• Vibration characteristics of slender footbridges
  • Vibration of steel deck composite floors under human induced loads
  • Assessing the vibration in post-tensioned flat slabs
  • Vibration of grandstand floors.

Research findings have been published widely and have drawn international attention.

Funding

Professor Thambiratnam has been continuously successful in attracting ARC, CRC and Industry Grants:

  •  total value of research grants is more than $5.2m
  •  cash value of ARC Grants more than $2.5m.

Selected grants:

  • 2016 – 2019: $390,000 – ARC Discovery Grant; Development of intelligent structures that can self-evaluate deterioration
  • 2015 – 2017: $350,000 – ARC Discovery Grant; Level crossing accident mitigation system
  • 2013 -2015: $322,000 – ARC Discovery Grant; Development of next generation prestressed concrete bridges using moving force identification
  • 2010 – 2013: $291,000 – ARC Linkage Grant; Industry Partner: Crowd Control Systems. Development of a novel flexible composite road safety barrier.
  • 2007 – 2010: $290,000 – ARC Linkage Grant; Industry Partners: QMRD and BCC. Structural health monitoring of bridges using vibration characteristics
  • 2002 – 2006: $85,000 – ARC Linkage Grant; Industry Partners: Dome-shells, Australia. Performance characteristics of an innovative structural system – Compound curved sandwich shell structure
  • 2003 – 2006: $48,000 – Industry Grant; Industry Partner: Ready-mix Concrete. Structural  behaviour of concrete pavements
  • 2002 – 2005: $102,000 – Industry Grant; Industry Partner: TJM Products Pty Ltd. Vehicle impact mitigation systems
  • 2001- 2004: $240,000 – ARC Spirt Grant; Industry Partner: Robert Bird Group. Inelastic behaviour and energy absorption of roll over protective structures
  • 1998 – 2000: $124,200 – ARC Spirt Grant; Industry Partners: TJM Products. Impact attenuation of frontal protection systems in passenger vehicles
  • 1997 – 2000: $144,740 – ARC Collaborative Grant; Industry Partners: Robert Bird Group. Composite beam-column connections under earthquake loading
  • 1993 – 1995: $105,000 – ARC Large Grant; Dynamic response of curved bridge structures.
  • 1992 – 1994: $90,000 – ARC Collaborative Grant Industry Partners: QLD Railway. Structural behaviour of railway tracks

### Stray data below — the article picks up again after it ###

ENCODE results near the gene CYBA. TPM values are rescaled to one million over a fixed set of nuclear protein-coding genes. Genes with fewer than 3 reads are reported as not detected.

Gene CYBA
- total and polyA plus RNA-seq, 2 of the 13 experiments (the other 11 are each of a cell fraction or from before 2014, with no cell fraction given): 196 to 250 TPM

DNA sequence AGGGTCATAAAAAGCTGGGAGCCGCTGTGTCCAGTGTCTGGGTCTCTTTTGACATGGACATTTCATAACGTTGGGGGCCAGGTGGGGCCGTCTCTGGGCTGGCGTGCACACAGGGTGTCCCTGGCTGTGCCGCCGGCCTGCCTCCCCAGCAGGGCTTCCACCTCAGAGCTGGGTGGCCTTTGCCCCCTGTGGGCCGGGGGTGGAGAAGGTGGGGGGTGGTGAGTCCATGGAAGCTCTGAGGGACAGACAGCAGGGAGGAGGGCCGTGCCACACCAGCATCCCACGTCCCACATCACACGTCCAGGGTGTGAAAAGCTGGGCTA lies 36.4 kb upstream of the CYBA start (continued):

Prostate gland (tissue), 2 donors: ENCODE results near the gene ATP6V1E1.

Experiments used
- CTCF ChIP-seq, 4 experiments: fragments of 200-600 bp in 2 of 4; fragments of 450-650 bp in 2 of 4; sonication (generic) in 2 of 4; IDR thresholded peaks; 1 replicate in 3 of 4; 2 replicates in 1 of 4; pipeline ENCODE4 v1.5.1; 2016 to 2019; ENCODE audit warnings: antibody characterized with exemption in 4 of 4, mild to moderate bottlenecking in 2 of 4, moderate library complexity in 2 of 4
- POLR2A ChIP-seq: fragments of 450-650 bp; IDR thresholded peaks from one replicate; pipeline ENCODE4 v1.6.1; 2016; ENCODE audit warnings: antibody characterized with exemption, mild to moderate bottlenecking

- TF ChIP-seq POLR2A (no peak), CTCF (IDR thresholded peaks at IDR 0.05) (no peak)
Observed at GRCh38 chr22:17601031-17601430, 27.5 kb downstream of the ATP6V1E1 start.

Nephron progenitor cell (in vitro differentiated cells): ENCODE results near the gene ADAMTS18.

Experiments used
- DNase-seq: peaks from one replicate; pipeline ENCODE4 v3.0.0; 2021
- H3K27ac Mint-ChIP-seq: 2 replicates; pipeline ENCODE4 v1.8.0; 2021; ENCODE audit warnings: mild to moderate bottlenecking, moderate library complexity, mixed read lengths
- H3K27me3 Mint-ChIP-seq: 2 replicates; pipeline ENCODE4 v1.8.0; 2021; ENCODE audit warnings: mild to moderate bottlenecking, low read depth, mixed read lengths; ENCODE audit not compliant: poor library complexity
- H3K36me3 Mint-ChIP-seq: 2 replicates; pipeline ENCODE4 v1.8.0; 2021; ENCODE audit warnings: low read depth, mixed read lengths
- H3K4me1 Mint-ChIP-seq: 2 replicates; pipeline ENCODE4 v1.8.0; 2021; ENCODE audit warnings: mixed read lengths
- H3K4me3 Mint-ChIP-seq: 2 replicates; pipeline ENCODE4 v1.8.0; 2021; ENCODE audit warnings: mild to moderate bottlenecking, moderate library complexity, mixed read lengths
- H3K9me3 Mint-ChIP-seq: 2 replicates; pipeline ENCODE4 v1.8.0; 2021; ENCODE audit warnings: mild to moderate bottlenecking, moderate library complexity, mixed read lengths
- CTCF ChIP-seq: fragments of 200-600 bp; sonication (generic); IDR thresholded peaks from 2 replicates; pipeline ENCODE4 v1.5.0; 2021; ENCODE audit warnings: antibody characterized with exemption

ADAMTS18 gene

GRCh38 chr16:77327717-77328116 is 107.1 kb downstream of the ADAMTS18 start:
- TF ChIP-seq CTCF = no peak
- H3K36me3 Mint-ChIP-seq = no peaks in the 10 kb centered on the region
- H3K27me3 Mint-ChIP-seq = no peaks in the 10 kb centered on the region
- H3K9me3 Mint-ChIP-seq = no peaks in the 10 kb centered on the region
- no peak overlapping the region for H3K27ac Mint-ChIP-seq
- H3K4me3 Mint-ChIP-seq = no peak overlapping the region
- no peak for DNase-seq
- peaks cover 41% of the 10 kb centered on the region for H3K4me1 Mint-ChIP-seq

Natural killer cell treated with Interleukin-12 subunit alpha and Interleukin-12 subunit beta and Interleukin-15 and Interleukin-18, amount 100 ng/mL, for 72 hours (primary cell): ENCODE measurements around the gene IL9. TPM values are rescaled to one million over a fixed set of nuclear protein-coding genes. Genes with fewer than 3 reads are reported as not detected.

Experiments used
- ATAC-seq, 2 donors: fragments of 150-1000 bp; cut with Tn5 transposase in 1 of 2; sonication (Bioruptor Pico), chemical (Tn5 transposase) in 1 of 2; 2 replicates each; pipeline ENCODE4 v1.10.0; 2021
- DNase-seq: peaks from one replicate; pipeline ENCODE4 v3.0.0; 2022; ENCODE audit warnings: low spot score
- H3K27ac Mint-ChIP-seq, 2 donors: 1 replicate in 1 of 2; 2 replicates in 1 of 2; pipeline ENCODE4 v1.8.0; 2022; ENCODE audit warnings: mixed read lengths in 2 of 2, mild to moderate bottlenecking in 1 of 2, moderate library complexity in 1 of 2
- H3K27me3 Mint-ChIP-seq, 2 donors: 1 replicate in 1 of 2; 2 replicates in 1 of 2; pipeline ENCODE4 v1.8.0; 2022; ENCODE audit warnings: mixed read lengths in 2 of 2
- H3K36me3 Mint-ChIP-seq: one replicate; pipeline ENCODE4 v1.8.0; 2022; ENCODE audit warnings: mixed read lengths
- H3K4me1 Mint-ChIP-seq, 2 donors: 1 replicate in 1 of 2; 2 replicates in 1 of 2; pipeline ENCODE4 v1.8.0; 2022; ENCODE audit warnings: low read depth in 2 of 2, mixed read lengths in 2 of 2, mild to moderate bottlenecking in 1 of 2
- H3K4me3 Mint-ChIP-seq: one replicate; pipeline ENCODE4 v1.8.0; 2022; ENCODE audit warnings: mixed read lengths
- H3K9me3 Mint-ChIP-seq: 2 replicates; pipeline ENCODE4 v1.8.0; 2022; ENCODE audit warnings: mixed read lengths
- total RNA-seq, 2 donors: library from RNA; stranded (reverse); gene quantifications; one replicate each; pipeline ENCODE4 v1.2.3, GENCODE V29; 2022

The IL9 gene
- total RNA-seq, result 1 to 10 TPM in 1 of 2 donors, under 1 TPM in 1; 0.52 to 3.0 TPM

Awards and recognition

  •  Canadian Commonwealth Scholarship
  • University of Manitoba Graduate Fellowship
  • Commendation by Applied Research Corporation, Singapore
  • Commended by the Prime Minister of Sri Lanka for professional work.
  • Higher Degree Supervision Award, 2006 and 2010
  • Vice Chancellor’s Performance Award, 2008 and 2010
  •  STEM Award 2010 for Outstanding Supervision of HDR students.
  • International Patent for Innovative Road Safety Barrier System (2015)
This information has been contributed by Professor David Thambiratnam.

Teaching

Teaching grants
Professor Thambiratnam has attracted a number of Teaching and Learning Grants, and has carried out projects on teaching and published findings.
Teaching areas

  • Structural Analysis and Design
  • Structural Dynamics
  • Structural Design
  • Finite Element Methods
  • Engineering Mechanics.

 

This information has been contributed by Professor David Thambiratnam.

Experience

Interests and Community Service

  • Editorial Board – Regular International Conferences: SEMC (South Africa) and Civil Comp (Europe)
  • Member – Review Board of more than 10 international journals
  • International Expert Reviewer – ARC Grants and Research Grants from UK, South Africa, Israel and Hong Kong.
This information has been contributed by Professor David Thambiratnam.

Publications


For more publications by this staff member, visit QUT ePrints, the University's research repository.

Research projects

Grants and projects (Category 1: Australian Competitive Grants only)

Title
Mitigating the Severity of Level Crossing Accidents and Derailments
Primary fund type
CAT 1 - Australian Competitive Grant
Project ID
DP150100814
Start year
2015
Keywords
Impact Dnamics; Level Crossing; Accident
Title
Development of next generation prestressed concrete bridges using moving force identification
Primary fund type
CAT 1 - Australian Competitive Grant
Project ID
DP130104133
Start year
2013
Keywords
Prestressed Concrete Bridges; Moving Force Identification; Structural Health Monitoring
Title
A New Generation High Crash Energy Absorbing Barrier for Improved Road Safety
Primary fund type
CAT 1 - Australian Competitive Grant
Project ID
LP100200318
Start year
2010
Keywords
Road Safety Barrier; Crash Energy Absorption; Flexible; Polymeric Foams; Composites
Title
Monitoring and Maintaining the Structural Health of Bridges Using Vibration Characteristics
Primary fund type
CAT 1 - Australian Competitive Grant
Project ID
LP0882162
Start year
2008
Keywords
Vibration; Sensors; Computer Simulation; Bridges; Damage; Structural Health;
Title
Performance Characteristics of an Innovative Structural System - Compound Curved Sandwich Shell Structure.
Primary fund type
CAT 1 - Australian Competitive Grant
Project ID
LP0347588
Start year
2003
Keywords
compoundcurved shell structures; computer simulations; full scale testing; sandwich shells; finite element analysis; design and evaluation

Supervision